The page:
“When I was 5 years old, my dad used to tuck me in bed and tell me stories about being stowed away in a spaceship with my cousin,” Boroczina added. “Stories that we used to go in space and come out in zero gravity and have space adventures with all kinds of space aliens and then we would land and grandma would be standing on the landing with her rolling pin and we would get grounded for like sneaking out on the space adventure. Every night, it was a different story.”

Boroczina identified herself as a huge sci-fi nerd and a scientist.

“You cannot imagine how happy I am to be here,” she said. “I cannot find words for it. The future is now. It is worth every penny -- every single penny.”

Spaceport Director Scott McLaughlin said the event is important for the region, a milestone for New Mexico.

He called himself is a “boomerang,” a third-generation New Mexican who left because there was little work in his industry of engineering and aerospace and then returned 25 years later.

“New Mexico invests in college grads and then they leave,” he said. “Space involves virtually every technology we work on. I would like to grow the economy where people don’t just decide to leave after they graduate.”

New Mexico Gov. Michele Lujan Grisham was there too, of course. She was touting the value of the event, and space tourism in general, to the state’s economy.

“Ten million people are going to see this incredible sight,” she said. “They are going to get to know New Mexico. They are going to know the history of our technology footprint and of our space footprint.”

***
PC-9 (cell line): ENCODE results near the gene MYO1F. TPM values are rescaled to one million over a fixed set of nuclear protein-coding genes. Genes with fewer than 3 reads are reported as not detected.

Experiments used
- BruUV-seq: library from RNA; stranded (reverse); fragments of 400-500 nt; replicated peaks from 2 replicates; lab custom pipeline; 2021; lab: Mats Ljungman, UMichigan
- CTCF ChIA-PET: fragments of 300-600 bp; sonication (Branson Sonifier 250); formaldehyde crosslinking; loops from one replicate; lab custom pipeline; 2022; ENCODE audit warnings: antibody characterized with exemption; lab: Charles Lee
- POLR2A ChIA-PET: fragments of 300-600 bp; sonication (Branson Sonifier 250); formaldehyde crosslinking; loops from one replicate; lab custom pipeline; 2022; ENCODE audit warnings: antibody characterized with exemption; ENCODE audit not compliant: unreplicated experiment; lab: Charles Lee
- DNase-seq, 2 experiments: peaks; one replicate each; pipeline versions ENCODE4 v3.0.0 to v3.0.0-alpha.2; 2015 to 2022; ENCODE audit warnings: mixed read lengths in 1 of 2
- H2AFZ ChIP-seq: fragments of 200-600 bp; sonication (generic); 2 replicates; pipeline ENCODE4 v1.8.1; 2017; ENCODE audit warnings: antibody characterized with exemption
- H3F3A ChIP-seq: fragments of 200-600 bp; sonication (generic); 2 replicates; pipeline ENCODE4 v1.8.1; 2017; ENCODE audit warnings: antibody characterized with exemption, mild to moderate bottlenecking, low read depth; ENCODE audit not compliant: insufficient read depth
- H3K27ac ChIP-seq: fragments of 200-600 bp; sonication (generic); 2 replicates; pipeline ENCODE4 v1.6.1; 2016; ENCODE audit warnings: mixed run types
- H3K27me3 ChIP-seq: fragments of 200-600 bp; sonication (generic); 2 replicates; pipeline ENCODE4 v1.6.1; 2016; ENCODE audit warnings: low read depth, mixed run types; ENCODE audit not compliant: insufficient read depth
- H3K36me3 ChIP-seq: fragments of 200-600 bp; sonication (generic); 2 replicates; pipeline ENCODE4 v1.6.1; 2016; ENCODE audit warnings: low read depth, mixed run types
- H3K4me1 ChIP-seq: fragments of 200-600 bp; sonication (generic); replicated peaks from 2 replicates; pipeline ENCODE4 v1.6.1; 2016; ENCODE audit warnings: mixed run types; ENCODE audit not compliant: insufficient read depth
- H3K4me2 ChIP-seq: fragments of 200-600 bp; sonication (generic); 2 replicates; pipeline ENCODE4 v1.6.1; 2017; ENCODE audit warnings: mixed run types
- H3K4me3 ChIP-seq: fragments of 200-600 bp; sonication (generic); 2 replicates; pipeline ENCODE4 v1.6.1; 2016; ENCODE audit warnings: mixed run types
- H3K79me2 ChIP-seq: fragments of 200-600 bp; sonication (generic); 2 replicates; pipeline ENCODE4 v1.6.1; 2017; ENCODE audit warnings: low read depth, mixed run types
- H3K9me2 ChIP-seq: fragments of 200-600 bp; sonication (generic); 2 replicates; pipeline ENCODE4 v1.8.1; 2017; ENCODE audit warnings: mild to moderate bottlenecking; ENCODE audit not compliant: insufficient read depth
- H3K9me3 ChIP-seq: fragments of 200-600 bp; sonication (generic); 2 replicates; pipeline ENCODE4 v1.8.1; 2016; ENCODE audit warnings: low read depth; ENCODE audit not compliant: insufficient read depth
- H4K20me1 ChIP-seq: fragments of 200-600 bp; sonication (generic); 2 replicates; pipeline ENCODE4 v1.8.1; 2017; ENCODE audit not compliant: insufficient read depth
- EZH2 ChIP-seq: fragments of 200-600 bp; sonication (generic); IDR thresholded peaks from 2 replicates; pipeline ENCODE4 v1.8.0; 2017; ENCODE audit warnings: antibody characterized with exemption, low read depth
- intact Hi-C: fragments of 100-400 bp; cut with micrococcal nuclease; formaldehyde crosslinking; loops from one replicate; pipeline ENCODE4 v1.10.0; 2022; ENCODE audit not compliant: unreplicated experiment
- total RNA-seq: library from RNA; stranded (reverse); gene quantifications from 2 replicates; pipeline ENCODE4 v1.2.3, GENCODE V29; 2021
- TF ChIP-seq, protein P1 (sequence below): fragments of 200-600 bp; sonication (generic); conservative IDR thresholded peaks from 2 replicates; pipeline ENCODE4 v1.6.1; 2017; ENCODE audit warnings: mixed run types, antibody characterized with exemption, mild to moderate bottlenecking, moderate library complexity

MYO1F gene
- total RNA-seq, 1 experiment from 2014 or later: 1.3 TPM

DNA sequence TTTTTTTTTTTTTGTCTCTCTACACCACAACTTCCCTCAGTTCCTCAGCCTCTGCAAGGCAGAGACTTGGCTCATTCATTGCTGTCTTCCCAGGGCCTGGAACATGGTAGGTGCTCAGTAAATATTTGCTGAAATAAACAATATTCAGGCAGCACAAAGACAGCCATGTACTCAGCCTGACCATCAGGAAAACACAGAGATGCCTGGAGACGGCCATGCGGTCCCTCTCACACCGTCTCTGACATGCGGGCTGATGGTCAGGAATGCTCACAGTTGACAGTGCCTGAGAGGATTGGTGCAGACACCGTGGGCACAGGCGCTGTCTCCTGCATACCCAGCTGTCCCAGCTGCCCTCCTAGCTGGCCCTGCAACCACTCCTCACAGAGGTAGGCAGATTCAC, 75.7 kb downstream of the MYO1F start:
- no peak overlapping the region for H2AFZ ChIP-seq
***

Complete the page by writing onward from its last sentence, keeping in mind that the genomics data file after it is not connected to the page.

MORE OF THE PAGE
Another future astronaut, New Mexico State University’s Pat Hynes, also talked of New Mexico’s long association with the space industry.

“Our world has evolved in the space industry over time,” she said. “This is a continuation of work we have been doing for many years.”

Hynes is the curator of the International Symposium for Personal and Commercial Spaceflight held every year in Las Cruces. She is a strong proponent of the research component of taking humans to space and has been the developer of many experiments that have already taken place out of Spaceport America.

“There are many things we are learning by studying things in zero gravity,” she said.

Because government changes in administration and funding is not an issue in the private space industry, she hopes that experimentation in space will have a continuity it has never seen before.

“Now you see it: We have research capacity,” she said. “Commercial is so important because it is not dependent on government. Private industry has to do this.”

It was at the press conference as the entire event was wrapping up that Branson said directly to the school children, “If we can do this, just imagine what you can do.”

“It’s impossible to describe,” he said, clearly still high from the experience. “The views as you go into space – we are so lucky to have this planet that we all live on. At Virgin Galactic, we must all be doing everything we can to help this incredible planet we live on. I will devote the rest of my life to doing that.”

Virgin Galactic, Spaceport America, Space Launch